PECO is urging area residents to conserve energy, announcing Monday that the utility is setting records for the use of natural gas.
“Last week’s bitterly cold temperatures caused customer demand for natural gas to soar to record-breaking levels,” PECO officials said.
On Feb. 15, customer demand for natural gas totaled 777,456 thousand cubic feet, and demand Thursday reached 766,365, which surpassed the previous all-time winter daily total of 759,660 set during the polar vortex on Jan. 7, 2014, according to the utility.
“Our customers depend on us to provide the energy they need, when they need it most, especially during times of extreme conditions,” said Craig Adams, PECO president and CEO. “Our electric and natural gas systems continue to perform well and our ongoing investments in our system help maintain this reliable performance.”
Already, February is shaping up to be one of the top five coldest on record in the Philadelphia area, says the National Weather Service. And March will come in like a polar bear, as the frosty pattern isn’t expected to change for at least the next two weeks.
After a low that’s expected to dip to 5 degrees in Philadelphia on Tuesday morning — the record low is 2 degrees set in 1889 — Tuesday’s high won’t get out of the 20s. But winds will be light so wind chills won’t be a factor.
In Allentown, the record low of 4 degrees set in 1948 may be broken early as temperatures were expected to drop as low as 5 below zero, said Jim Bunker, observation program leader at the National Weather Service’s office in Westampton, New Jersey. The high Tuesday won’t leave the teens in the Lehigh Valley.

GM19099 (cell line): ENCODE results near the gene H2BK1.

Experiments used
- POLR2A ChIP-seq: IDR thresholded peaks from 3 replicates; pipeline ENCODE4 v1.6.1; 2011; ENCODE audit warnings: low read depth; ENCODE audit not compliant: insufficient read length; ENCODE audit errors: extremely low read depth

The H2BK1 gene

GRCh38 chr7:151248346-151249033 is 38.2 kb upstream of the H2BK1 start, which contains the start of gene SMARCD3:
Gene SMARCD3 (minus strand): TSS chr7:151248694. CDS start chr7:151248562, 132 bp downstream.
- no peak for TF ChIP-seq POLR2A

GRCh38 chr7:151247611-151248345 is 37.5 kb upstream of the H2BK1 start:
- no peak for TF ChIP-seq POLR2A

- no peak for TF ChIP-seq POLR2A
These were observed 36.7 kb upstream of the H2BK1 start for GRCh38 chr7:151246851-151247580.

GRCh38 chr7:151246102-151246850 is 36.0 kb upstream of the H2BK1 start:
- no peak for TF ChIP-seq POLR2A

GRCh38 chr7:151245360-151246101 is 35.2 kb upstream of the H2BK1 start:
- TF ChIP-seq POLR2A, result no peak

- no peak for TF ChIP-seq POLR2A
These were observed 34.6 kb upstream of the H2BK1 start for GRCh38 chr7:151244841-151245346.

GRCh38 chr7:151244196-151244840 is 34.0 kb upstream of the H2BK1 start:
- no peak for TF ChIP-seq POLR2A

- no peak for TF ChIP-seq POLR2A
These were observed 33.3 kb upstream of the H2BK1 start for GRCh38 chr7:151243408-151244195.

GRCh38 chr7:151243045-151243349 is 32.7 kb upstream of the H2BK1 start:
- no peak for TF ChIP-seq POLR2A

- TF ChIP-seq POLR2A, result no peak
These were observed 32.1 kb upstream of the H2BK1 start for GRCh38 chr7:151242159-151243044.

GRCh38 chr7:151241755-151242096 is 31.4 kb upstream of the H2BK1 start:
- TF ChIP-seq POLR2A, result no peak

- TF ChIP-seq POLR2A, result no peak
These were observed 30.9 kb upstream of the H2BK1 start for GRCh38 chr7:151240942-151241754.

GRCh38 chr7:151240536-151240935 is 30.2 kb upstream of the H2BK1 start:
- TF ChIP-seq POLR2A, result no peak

Bunker said the cold weather isn’t expected to lift “at least through the first week of March unfortunately.”
During the cold, PECO urges residents to take the following measures to save money and to ensure the safe use of home heating systems:
- Do not cover heating ducts with drapes or furniture that can block the airflow and possibly cause a fire
- Keep heating vents clean with a vacuum or broom
- Check for drafts around windows and doors, and seal up any openings with weather stripping or even a rolled-up blanket. A drafty house lets warm air escape and is much more costly to keep warm
- Take advantage of natural sunlight. Open curtains and drapes during the day to let the sun warm your home and close them at night for insulation
- Keep the fireplace damper closed tightly when not in use
- Use ceiling fans so the warm air that has risen can be redistributed around the room
- Close off unoccupied rooms and regulate individual room temperatures by adjusting the registers. Adjust room registers so warm air flows across the floor and rises naturally
- Keep your thermostat set at a constant, comfortable level, usually 68 to 70 degrees
- Remember to turn off unnecessary lights and other electronics
To find more ways to save energy and money visit www.peco.com/SmartIdeas
Article Credit: Peg Quann Staff Writer, The Intellingencer